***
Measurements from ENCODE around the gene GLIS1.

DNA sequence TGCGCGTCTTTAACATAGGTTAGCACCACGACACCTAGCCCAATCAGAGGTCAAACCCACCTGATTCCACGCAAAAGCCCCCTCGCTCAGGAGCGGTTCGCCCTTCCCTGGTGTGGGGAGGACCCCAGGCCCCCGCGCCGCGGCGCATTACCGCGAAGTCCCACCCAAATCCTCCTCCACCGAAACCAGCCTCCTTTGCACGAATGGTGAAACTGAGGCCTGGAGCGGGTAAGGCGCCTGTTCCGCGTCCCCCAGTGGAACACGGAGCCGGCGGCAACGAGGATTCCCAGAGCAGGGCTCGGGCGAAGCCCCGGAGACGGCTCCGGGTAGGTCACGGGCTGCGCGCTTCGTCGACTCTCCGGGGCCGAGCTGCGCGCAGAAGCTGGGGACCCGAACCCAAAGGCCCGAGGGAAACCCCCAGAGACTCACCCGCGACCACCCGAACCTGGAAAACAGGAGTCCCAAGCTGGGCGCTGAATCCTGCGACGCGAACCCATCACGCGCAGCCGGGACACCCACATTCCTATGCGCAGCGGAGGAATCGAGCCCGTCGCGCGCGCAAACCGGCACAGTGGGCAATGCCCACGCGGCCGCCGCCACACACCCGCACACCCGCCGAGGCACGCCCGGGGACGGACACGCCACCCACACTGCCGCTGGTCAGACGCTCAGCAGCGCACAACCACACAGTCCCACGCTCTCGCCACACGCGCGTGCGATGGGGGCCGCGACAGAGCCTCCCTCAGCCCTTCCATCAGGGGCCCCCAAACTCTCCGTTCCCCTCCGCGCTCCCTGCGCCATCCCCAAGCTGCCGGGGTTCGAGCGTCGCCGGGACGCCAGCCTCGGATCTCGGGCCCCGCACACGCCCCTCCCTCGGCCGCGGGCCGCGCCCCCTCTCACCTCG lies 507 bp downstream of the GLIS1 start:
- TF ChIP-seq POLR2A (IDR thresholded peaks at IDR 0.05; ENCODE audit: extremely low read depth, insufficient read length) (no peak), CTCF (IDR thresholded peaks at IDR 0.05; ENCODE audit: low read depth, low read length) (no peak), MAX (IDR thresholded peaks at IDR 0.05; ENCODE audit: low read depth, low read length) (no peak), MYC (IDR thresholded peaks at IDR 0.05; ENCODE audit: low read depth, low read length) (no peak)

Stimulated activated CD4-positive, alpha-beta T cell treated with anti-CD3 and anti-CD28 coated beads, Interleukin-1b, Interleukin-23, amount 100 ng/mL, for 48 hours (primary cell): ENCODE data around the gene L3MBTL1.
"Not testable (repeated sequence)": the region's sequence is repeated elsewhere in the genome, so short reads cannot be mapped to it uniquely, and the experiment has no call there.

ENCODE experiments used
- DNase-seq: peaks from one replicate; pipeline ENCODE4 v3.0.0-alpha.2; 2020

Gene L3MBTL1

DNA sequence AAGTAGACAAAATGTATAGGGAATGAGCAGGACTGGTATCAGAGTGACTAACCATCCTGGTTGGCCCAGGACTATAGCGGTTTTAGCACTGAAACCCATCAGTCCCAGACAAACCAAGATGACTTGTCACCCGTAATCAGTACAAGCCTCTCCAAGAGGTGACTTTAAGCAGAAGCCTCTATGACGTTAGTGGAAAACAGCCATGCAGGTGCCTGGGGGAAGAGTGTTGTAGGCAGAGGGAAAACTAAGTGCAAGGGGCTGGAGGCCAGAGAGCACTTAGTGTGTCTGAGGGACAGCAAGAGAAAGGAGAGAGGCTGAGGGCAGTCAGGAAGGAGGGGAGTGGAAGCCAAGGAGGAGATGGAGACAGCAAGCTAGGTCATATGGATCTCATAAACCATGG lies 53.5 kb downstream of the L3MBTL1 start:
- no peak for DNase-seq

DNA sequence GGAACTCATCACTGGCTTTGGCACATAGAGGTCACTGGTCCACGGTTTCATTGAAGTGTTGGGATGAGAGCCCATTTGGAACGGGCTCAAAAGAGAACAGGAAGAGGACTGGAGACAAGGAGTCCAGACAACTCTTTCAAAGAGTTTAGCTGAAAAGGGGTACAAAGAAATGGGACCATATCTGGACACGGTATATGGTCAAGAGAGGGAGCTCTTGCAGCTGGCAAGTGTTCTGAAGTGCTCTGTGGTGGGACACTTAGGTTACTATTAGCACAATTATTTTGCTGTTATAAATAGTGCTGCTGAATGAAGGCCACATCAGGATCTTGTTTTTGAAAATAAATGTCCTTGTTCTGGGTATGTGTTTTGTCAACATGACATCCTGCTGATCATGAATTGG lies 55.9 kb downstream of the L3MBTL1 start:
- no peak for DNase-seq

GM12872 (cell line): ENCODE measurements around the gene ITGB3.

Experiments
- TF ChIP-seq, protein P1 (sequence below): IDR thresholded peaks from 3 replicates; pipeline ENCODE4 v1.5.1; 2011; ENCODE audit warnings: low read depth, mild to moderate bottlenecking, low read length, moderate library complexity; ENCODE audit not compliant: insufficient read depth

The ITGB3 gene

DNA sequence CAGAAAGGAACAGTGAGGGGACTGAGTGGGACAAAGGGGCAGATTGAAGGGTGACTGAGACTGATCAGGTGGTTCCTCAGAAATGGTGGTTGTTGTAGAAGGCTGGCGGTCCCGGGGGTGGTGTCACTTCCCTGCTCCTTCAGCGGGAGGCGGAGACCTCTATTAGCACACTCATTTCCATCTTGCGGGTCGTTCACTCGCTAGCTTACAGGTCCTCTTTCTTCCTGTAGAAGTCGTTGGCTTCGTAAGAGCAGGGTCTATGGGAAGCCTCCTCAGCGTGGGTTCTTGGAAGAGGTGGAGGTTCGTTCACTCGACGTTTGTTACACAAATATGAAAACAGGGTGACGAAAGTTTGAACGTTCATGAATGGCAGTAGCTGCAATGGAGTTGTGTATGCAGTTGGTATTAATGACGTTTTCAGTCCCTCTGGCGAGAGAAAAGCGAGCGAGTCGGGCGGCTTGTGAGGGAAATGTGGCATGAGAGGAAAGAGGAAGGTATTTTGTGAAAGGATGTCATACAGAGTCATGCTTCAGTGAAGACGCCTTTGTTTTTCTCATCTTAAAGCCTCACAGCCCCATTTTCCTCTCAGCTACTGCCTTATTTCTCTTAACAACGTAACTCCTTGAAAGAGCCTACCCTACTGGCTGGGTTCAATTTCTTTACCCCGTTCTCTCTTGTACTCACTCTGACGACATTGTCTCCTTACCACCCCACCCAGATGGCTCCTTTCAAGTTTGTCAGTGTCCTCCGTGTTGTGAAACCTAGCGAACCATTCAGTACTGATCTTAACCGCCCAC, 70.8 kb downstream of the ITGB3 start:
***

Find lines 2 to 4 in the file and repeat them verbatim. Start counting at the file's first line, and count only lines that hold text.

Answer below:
DNA sequence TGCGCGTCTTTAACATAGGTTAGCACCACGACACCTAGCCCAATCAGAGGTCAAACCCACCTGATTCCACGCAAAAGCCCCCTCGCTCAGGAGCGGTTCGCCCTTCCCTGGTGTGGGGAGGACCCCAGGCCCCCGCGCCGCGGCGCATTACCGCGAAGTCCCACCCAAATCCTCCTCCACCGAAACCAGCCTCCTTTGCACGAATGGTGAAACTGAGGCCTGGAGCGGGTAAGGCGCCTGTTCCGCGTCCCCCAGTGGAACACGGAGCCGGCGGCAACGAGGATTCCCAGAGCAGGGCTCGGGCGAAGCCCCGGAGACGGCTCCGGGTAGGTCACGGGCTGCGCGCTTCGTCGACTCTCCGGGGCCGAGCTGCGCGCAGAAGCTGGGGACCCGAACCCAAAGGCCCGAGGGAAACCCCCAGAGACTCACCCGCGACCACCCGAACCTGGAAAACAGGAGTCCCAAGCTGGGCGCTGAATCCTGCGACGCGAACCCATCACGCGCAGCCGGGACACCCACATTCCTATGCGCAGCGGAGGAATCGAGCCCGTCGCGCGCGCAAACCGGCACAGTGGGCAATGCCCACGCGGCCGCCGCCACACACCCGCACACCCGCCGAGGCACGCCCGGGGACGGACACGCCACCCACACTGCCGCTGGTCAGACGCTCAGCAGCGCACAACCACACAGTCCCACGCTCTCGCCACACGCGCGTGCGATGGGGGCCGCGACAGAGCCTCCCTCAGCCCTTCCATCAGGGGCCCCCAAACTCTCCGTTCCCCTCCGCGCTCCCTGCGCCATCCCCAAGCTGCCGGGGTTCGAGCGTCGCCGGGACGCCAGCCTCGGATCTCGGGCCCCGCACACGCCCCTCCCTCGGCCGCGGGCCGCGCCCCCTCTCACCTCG lies 507 bp downstream of the GLIS1 start:
- TF ChIP-seq POLR2A (IDR thresholded peaks at IDR 0.05; ENCODE audit: extremely low read depth, insufficient read length) (no peak), CTCF (IDR thresholded peaks at IDR 0.05; ENCODE audit: low read depth, low read length) (no peak), MAX (IDR thresholded peaks at IDR 0.05; ENCODE audit: low read depth, low read length) (no peak), MYC (IDR thresholded peaks at IDR 0.05; ENCODE audit: low read depth, low read length) (no peak)

Stimulated activated CD4-positive, alpha-beta T cell treated with anti-CD3 and anti-CD28 coated beads, Interleukin-1b, Interleukin-23, amount 100 ng/mL, for 48 hours (primary cell): ENCODE data around the gene L3MBTL1.